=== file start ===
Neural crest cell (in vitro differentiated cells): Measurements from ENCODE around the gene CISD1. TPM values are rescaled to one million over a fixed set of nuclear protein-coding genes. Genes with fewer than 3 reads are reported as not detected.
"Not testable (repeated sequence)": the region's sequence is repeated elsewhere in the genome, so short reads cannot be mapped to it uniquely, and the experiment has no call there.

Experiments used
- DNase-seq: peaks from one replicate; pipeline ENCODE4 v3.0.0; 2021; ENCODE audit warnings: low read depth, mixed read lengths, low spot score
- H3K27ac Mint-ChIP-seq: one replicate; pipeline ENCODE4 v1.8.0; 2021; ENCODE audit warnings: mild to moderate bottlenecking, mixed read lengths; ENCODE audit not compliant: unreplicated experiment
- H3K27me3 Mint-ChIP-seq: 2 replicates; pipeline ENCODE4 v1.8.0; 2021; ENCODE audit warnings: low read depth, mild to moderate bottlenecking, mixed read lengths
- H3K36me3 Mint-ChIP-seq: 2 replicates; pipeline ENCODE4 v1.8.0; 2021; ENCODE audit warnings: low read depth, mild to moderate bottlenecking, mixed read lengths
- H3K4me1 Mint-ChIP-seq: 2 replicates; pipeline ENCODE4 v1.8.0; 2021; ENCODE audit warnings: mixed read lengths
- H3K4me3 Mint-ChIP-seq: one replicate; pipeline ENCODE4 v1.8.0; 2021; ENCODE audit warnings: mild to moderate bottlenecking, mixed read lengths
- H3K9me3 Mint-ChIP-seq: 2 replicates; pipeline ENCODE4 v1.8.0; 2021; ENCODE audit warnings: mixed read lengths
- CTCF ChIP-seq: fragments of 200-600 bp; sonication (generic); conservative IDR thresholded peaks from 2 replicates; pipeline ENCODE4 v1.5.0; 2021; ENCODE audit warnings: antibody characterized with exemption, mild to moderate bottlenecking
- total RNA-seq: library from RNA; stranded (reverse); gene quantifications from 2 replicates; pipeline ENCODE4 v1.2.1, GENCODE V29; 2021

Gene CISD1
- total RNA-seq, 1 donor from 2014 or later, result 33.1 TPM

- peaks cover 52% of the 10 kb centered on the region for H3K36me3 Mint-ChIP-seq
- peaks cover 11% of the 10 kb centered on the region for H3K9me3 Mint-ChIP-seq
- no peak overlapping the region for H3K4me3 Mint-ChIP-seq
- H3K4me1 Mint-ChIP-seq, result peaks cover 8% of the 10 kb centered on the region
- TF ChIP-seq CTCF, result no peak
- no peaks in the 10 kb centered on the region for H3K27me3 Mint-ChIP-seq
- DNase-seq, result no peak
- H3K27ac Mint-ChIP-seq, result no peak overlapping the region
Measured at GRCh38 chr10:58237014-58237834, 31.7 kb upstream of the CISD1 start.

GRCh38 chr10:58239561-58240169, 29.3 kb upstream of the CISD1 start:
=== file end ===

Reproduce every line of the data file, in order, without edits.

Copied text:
Neural crest cell (in vitro differentiated cells): Measurements from ENCODE around the gene CISD1. TPM values are rescaled to one million over a fixed set of nuclear protein-coding genes. Genes with fewer than 3 reads are reported as not detected.
"Not testable (repeated sequence)": the region's sequence is repeated elsewhere in the genome, so short reads cannot be mapped to it uniquely, and the experiment has no call there.

Experiments used
- DNase-seq: peaks from one replicate; pipeline ENCODE4 v3.0.0; 2021; ENCODE audit warnings: low read depth, mixed read lengths, low spot score
- H3K27ac Mint-ChIP-seq: one replicate; pipeline ENCODE4 v1.8.0; 2021; ENCODE audit warnings: mild to moderate bottlenecking, mixed read lengths; ENCODE audit not compliant: unreplicated experiment
- H3K27me3 Mint-ChIP-seq: 2 replicates; pipeline ENCODE4 v1.8.0; 2021; ENCODE audit warnings: low read depth, mild to moderate bottlenecking, mixed read lengths
- H3K36me3 Mint-ChIP-seq: 2 replicates; pipeline ENCODE4 v1.8.0; 2021; ENCODE audit warnings: low read depth, mild to moderate bottlenecking, mixed read lengths
- H3K4me1 Mint-ChIP-seq: 2 replicates; pipeline ENCODE4 v1.8.0; 2021; ENCODE audit warnings: mixed read lengths
- H3K4me3 Mint-ChIP-seq: one replicate; pipeline ENCODE4 v1.8.0; 2021; ENCODE audit warnings: mild to moderate bottlenecking, mixed read lengths
- H3K9me3 Mint-ChIP-seq: 2 replicates; pipeline ENCODE4 v1.8.0; 2021; ENCODE audit warnings: mixed read lengths
- CTCF ChIP-seq: fragments of 200-600 bp; sonication (generic); conservative IDR thresholded peaks from 2 replicates; pipeline ENCODE4 v1.5.0; 2021; ENCODE audit warnings: antibody characterized with exemption, mild to moderate bottlenecking
- total RNA-seq: library from RNA; stranded (reverse); gene quantifications from 2 replicates; pipeline ENCODE4 v1.2.1, GENCODE V29; 2021

Gene CISD1
- total RNA-seq, 1 donor from 2014 or later, result 33.1 TPM

- peaks cover 52% of the 10 kb centered on the region for H3K36me3 Mint-ChIP-seq
- peaks cover 11% of the 10 kb centered on the region for H3K9me3 Mint-ChIP-seq
- no peak overlapping the region for H3K4me3 Mint-ChIP-seq
- H3K4me1 Mint-ChIP-seq, result peaks cover 8% of the 10 kb centered on the region
- TF ChIP-seq CTCF, result no peak
- no peaks in the 10 kb centered on the region for H3K27me3 Mint-ChIP-seq
- DNase-seq, result no peak
- H3K27ac Mint-ChIP-seq, result no peak overlapping the region
Measured at GRCh38 chr10:58237014-58237834, 31.7 kb upstream of the CISD1 start.

GRCh38 chr10:58239561-58240169, 29.3 kb upstream of the CISD1 start: